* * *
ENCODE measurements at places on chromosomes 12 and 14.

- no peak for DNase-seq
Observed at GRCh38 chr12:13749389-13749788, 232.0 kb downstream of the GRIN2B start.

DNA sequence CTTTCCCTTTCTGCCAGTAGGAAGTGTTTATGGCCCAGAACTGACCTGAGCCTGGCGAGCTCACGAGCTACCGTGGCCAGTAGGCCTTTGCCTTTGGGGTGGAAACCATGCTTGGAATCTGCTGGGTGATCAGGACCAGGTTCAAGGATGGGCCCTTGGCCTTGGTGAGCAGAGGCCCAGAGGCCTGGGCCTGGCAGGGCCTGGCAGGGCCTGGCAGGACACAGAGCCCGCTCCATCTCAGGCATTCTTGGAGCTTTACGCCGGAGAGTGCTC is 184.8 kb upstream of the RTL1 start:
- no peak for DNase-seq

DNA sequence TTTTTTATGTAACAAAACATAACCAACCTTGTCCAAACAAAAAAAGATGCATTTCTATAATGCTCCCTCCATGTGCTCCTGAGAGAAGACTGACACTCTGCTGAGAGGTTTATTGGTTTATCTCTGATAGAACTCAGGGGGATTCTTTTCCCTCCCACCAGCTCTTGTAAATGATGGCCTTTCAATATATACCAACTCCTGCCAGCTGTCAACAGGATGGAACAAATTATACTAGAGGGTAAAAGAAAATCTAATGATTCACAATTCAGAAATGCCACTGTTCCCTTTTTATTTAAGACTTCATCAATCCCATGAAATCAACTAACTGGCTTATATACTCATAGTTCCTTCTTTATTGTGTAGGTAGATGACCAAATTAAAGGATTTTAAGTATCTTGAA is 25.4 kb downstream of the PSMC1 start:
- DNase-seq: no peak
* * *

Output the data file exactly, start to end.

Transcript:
ENCODE measurements at places on chromosomes 12 and 14.

- no peak for DNase-seq
Observed at GRCh38 chr12:13749389-13749788, 232.0 kb downstream of the GRIN2B start.

DNA sequence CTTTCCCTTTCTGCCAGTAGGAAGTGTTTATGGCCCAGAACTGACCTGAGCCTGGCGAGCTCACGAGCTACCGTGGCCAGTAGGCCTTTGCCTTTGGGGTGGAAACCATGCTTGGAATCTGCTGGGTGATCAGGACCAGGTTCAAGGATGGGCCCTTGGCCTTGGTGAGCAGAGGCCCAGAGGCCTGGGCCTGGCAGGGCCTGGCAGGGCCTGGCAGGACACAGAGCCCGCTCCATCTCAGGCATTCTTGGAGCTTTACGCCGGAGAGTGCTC is 184.8 kb upstream of the RTL1 start:
- no peak for DNase-seq

DNA sequence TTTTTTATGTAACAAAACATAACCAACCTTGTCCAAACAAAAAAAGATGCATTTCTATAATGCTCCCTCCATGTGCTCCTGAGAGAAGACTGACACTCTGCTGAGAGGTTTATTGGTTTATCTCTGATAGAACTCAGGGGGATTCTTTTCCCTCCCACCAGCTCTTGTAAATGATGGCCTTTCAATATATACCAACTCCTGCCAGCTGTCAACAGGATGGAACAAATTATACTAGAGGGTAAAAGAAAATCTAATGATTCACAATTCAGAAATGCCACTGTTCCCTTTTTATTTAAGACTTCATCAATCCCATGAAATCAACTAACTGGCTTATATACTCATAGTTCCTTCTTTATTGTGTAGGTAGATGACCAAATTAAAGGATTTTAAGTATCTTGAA is 25.4 kb downstream of the PSMC1 start:
- DNase-seq: no peak